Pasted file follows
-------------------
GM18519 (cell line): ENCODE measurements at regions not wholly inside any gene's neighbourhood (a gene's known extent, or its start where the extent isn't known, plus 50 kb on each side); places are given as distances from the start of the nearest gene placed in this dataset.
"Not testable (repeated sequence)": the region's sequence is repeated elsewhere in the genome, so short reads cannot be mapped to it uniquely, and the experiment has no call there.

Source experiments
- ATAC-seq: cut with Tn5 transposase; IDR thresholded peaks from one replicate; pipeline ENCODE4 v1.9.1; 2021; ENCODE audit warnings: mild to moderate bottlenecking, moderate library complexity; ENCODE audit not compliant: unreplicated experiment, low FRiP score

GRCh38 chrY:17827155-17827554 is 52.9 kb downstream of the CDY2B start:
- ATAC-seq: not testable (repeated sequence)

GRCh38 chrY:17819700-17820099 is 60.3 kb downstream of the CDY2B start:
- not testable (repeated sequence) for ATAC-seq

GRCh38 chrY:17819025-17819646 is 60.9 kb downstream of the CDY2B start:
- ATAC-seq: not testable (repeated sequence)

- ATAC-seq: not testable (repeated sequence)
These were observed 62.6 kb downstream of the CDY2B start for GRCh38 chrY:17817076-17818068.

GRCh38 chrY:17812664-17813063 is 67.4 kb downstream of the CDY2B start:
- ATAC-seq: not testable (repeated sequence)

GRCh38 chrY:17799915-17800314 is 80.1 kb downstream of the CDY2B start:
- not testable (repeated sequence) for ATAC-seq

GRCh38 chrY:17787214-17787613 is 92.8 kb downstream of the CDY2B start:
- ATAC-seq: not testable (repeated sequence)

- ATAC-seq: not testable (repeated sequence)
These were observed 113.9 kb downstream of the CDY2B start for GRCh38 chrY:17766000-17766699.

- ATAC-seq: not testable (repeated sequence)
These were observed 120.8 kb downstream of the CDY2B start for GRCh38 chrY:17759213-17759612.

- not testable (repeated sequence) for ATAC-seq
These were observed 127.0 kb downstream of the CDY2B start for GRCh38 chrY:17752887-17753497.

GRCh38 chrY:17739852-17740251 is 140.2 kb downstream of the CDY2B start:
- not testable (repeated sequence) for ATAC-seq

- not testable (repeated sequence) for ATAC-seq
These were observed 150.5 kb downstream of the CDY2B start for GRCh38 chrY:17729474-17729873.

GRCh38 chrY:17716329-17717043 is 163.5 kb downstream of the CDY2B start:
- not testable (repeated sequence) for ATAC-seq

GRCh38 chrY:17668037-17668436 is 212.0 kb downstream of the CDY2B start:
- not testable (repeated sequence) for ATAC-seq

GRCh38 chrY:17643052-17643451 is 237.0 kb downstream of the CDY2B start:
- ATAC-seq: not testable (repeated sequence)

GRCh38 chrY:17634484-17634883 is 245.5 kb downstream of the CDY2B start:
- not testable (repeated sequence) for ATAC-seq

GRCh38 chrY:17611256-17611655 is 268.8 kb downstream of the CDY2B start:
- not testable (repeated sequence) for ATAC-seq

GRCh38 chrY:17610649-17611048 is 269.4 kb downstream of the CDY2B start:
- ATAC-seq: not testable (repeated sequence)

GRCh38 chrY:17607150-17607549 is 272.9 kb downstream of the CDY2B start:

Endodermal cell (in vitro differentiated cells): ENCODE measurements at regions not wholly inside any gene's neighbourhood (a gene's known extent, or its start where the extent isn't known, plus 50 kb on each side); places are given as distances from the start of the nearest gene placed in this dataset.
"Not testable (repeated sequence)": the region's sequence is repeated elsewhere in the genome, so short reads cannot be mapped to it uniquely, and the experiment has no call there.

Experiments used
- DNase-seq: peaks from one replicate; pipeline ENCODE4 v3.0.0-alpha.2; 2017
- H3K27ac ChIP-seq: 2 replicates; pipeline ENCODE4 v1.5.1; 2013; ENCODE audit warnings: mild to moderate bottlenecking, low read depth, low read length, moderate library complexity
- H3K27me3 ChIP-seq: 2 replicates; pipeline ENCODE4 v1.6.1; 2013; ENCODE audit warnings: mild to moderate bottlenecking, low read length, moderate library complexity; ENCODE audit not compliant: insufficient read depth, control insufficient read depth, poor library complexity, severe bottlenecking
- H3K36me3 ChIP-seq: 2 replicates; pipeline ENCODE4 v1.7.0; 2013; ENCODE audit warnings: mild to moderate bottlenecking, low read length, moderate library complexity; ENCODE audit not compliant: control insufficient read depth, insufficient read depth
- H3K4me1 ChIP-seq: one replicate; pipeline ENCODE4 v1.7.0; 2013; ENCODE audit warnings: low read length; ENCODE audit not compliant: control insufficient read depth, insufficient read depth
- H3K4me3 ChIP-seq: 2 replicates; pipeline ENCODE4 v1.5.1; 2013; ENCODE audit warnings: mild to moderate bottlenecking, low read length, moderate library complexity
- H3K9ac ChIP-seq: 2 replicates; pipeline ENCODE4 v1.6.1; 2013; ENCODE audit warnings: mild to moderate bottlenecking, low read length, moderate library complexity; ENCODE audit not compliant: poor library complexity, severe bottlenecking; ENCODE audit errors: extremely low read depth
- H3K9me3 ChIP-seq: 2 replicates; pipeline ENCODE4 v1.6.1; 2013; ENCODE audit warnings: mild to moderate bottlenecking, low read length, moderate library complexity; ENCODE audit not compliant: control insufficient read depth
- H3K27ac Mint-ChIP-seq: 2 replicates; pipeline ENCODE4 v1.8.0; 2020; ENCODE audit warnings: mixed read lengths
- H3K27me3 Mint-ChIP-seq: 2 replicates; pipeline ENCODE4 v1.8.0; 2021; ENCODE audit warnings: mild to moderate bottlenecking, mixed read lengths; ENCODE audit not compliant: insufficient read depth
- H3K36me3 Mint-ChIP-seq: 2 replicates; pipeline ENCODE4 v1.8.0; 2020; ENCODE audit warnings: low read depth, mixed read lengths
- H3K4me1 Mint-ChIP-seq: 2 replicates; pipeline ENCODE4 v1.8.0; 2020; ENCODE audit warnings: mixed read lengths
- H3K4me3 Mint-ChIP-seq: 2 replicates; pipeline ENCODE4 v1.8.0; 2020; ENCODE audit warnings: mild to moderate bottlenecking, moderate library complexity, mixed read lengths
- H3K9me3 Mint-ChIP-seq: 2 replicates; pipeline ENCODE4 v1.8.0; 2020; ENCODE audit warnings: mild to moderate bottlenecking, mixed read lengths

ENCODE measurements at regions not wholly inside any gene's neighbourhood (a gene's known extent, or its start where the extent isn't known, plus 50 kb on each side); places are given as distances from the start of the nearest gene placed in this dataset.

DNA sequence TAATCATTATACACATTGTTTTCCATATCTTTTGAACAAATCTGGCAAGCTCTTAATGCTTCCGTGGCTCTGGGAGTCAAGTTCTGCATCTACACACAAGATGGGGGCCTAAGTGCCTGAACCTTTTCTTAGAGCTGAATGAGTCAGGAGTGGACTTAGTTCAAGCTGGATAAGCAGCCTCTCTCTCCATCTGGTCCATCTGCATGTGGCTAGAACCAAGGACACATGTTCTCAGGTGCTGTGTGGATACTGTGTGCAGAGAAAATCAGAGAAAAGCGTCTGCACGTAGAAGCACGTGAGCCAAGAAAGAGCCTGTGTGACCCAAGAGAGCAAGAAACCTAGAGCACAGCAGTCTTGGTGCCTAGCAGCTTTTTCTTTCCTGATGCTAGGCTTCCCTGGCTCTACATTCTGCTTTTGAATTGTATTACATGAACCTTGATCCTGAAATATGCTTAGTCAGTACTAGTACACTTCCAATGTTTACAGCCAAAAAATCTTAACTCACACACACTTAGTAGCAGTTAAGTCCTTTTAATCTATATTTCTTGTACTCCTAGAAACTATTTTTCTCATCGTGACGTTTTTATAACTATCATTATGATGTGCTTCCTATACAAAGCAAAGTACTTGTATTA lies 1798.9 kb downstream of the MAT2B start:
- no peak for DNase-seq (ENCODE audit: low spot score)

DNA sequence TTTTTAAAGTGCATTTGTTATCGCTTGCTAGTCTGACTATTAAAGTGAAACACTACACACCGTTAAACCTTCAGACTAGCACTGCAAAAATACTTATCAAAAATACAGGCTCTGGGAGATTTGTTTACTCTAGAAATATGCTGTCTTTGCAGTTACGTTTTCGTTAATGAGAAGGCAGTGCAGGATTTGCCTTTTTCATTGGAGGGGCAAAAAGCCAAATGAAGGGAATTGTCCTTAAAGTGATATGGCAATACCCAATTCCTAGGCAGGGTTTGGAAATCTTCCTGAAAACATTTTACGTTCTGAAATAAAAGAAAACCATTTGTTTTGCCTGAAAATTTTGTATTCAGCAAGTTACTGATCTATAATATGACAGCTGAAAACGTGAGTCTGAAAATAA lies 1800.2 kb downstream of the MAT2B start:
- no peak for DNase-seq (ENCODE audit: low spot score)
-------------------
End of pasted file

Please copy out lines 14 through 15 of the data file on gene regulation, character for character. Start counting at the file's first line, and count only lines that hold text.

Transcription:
- ATAC-seq: not testable (repeated sequence)

GRCh38 chrY:17799915-17800314 is 80.1 kb downstream of the CDY2B start: